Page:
First came the vacation and then the next term and then vacation again and then again another term and then again the vacation. It was like a train going in and out of tunnels and that was like the noise of the boys eating in the refectory when you opened and closed the flaps of the ears. Term, vacation; tunnel, out; noise, stop. How far away it was! It was better to go to bed to sleep. Only prayers in the chapel and then bed. He shivered and yawned. It would be lovely in bed after the sheets got a bit hot. First they were so cold to get into. He shivered to think how cold they were first. But then they got hot and then he could sleep. It was lovely to be tired. He yawned again. Night prayers and then bed: he shivered and wanted to yawn. It would be lovely in a few minutes. He felt a warm glow creeping up from the cold shivering sheets, warmer and warmer till he felt warm all over, ever so warm and yet he shivered a little and still wanted to yawn.


In short, I felt Joyce wrote this book for me to read. It was meant for me. The struggle of Stephen to find his vocation in later chapters resonated with me. Though the prose was becoming denser with each chapter, I read the book line by line. Read each sentence again and again until I understood it. I read it three times in a row. I almost ruined the library copy.

There are many more deeper secrets that I share with this book and for this reason, whenever I feel down, I read it; whenever I feel a block, I read it.

I read Dubliners after that and with each story —I must emphasize on ‘each’— I learned unexplored sides of human emotions. So, yes, even if Joyce had never written (thank God he did) “Ulysses” or “Finnegans Wake”, I’d worship him all the same.

Joyce is not just another writer for me; he is my tuning point, my Literary Guru.

A Forgotten Indian Masterpiece: All About H. Hatterr by G.V. Desani


It is matter of utter despair that a book like this, of such caliber and quality, is long forgotten. This is the first major attempt to break the pure English and mix it with oriental colloquial. Desani did something for Indian literature as Joyce did for Irish literature. Though Desani never wrote another novel, and though he published few short stories and a poem (Hali) apart from this, he was immediately recognized by the likes of T.S. Eliot and Saul Bellow.

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This novel is essentially a polyglot one, but it goes on to break the general assumption that anything polyglot is bound to be difficult (the major reason of this, obviously, none other than Finnegans Wake). I have never read a funnier book than this. Desani’s innovative play with words makes you read a page again and again and chuckle each time.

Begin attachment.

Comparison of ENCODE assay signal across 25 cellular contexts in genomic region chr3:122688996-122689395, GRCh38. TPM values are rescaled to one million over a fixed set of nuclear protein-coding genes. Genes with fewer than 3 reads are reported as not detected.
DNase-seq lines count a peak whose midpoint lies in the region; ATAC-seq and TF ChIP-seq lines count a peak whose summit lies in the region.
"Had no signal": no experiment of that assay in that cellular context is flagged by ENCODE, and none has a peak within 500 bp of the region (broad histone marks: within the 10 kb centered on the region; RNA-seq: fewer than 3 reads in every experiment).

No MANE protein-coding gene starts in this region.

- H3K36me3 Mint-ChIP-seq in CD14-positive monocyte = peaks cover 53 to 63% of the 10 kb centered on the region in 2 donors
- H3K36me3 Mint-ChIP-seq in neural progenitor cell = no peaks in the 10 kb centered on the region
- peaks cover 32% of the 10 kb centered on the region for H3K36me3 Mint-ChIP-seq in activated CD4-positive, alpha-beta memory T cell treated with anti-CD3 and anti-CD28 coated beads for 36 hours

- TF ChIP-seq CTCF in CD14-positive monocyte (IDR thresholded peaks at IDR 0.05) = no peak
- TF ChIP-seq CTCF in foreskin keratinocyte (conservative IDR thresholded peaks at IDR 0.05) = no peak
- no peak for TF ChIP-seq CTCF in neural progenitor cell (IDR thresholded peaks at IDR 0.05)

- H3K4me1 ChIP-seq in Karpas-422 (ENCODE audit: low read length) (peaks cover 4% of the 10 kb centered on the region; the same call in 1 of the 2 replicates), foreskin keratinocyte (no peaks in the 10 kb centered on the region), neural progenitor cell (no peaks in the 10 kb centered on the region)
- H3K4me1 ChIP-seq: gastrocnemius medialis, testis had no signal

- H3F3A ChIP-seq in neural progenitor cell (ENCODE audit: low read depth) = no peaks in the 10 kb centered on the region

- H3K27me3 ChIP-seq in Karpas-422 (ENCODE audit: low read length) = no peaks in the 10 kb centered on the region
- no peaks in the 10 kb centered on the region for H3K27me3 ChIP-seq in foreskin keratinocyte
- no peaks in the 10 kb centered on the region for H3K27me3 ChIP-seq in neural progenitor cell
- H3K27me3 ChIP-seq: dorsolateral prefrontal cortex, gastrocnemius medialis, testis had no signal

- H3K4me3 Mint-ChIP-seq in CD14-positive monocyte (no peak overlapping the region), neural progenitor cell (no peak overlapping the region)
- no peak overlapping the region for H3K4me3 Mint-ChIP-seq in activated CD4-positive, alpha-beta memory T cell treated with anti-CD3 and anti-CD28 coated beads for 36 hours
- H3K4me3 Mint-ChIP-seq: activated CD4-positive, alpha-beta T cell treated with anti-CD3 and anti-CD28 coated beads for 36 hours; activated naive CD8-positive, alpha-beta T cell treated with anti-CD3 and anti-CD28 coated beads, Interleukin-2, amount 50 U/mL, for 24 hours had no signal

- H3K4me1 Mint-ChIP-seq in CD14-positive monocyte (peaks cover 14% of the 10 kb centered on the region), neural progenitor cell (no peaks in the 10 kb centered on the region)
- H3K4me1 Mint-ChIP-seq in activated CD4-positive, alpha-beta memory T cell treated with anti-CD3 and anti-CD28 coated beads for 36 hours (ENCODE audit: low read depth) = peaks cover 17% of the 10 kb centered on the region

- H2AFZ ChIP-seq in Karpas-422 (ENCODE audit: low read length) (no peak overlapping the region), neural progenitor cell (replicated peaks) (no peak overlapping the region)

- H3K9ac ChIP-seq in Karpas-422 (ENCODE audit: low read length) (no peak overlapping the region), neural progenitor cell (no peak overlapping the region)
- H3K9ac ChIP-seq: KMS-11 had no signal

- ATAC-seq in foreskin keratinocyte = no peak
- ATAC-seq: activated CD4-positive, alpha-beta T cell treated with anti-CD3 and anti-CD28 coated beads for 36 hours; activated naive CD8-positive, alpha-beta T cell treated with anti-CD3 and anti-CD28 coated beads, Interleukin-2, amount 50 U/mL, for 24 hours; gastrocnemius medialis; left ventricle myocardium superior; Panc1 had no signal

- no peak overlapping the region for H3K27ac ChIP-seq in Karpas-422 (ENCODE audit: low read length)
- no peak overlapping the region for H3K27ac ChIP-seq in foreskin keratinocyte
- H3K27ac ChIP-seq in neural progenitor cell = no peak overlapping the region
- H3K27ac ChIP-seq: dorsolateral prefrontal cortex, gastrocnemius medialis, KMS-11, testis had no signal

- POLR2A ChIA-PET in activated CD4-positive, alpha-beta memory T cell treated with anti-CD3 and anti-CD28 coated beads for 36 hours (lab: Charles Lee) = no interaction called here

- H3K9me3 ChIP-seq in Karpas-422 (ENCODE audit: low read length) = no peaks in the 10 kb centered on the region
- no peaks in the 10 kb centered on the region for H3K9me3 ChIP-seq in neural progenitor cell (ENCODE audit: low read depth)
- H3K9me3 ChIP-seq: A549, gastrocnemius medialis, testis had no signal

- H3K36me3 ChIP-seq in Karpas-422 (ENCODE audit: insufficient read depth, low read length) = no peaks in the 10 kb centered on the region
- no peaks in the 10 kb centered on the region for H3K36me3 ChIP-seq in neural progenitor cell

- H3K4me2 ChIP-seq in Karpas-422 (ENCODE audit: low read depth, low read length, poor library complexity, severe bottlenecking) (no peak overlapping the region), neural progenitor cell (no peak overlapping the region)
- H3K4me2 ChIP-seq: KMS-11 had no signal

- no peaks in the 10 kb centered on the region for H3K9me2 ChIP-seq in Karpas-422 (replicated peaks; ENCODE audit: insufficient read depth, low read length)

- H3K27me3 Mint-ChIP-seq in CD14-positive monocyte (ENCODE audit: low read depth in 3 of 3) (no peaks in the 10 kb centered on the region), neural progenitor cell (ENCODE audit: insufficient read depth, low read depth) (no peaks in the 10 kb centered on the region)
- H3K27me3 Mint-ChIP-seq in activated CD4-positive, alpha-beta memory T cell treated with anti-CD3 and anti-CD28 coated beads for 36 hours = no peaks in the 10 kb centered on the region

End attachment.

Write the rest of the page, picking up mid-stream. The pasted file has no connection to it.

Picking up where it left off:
The reviewer at the Los Angeles Times rightly says,

“”I write rigmarole English,” Desani taunts, “staining your goodly, godly tongue.” Bless him, he does mash it up, bending orthography, stretching syntax, mixing in shards of Hindi, Hungarian, Spanish, Italian, Japanese, German and a goodly dose of balderdash, whilst tossing in references to Whitman, Shakespeare, Socrates, Freud and appeals to Kama and Laxmi as well as to Allah and Christ. Only a quasi-outsider (an Irishman, say) could have such an irreverent ear for the Anglo-Saxon tongue. But “Hatterr” is more readable by miles than “Finnegans Wake,” and a lot more fun.

 

To introduce to the style of this novel, let me quote H. Hatterr (Desani) himself in chapter III, page 120.

(…Wherefore, pious brethren, by confessing I lie, yoiks! I tell the truth, sort of topholy trumpeting-it, by the Pharisee G.V. Desani: see the feller’s tract All About …, publisher, the same publishing company): a language deliberately designed to mystify the majority, tempt ‘em to start guessing, and interpreting our real drift, and allegory, what the hell we mean: pursue our meaning on their sthula (gross), the sukshana (subtle) and para (supreme) planes, and levels, and still miss the issue and dash their heads against the crazy-paved rock of confusion.

We are getting the drift. Though the book seems pointless rambling (allusion to one of the characters in the book Y. Rambeli .. Why rambling?) of a person who loses in every adventure he goes to, the book is intricately structured. To quote from the paper: Chaudhury, Sarbani. “All About H. Hatterr – Desani’s ‘Novel Gesture’.” Glocal Colloquies 1.1 (2015): 38-53 .